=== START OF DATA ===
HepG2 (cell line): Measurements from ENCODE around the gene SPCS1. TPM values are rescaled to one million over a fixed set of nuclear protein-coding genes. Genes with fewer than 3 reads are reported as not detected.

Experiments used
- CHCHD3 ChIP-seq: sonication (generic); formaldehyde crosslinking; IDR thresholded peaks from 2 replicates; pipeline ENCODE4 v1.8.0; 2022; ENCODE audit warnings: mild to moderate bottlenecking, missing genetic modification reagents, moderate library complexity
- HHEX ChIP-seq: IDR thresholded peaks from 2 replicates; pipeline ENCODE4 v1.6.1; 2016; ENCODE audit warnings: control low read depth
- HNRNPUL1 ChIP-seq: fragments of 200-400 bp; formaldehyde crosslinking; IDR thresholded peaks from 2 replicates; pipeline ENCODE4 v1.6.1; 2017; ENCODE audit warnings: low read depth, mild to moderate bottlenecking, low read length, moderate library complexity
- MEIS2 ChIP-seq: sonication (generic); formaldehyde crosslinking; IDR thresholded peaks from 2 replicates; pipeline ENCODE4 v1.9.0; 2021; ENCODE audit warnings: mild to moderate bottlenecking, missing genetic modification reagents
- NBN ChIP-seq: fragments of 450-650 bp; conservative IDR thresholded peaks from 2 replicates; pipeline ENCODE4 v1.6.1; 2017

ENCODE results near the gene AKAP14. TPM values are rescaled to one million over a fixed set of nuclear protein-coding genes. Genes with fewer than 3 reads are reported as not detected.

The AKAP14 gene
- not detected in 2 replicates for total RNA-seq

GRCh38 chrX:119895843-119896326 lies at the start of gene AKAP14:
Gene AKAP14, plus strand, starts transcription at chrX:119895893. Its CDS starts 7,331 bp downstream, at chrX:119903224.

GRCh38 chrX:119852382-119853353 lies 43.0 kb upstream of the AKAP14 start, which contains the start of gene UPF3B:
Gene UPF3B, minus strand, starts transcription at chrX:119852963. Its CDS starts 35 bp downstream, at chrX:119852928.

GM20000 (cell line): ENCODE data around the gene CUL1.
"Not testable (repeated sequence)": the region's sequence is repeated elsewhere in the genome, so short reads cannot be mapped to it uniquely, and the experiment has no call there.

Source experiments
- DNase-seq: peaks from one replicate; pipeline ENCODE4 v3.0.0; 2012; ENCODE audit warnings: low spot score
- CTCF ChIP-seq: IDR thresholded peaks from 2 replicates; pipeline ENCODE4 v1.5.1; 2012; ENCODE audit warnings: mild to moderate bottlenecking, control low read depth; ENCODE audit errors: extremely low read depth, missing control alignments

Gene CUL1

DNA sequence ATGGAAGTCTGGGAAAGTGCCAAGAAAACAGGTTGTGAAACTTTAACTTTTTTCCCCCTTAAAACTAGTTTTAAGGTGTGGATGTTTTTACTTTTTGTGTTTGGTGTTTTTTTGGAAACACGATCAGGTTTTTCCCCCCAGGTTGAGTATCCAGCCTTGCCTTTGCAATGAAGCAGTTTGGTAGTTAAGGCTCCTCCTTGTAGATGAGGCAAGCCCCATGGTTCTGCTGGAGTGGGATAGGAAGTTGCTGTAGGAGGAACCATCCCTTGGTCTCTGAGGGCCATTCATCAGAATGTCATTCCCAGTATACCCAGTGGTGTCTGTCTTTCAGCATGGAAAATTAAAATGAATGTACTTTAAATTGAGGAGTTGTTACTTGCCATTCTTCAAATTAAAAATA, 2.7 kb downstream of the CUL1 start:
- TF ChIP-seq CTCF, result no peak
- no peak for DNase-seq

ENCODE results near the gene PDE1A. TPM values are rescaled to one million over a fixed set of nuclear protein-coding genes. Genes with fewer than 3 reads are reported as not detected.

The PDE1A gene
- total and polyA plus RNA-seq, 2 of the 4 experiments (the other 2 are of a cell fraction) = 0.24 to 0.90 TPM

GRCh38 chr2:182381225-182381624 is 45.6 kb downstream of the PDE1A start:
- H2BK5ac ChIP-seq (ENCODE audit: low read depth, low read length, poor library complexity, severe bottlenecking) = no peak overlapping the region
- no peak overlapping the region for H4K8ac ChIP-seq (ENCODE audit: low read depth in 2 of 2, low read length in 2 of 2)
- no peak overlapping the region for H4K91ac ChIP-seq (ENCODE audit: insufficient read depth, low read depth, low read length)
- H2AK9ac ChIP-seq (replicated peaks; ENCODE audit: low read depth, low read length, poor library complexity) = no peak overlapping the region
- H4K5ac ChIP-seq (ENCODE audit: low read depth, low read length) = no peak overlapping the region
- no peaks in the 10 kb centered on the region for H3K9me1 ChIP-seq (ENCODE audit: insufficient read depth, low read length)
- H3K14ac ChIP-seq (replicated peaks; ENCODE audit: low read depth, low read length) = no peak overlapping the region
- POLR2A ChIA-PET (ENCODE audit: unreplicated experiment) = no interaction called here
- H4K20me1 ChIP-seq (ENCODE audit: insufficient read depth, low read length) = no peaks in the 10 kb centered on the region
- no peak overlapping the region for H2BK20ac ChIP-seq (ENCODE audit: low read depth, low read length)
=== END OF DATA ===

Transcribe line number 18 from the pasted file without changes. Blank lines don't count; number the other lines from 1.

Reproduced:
- DNase-seq: peaks from one replicate; pipeline ENCODE4 v3.0.0; 2012; ENCODE audit warnings: low spot score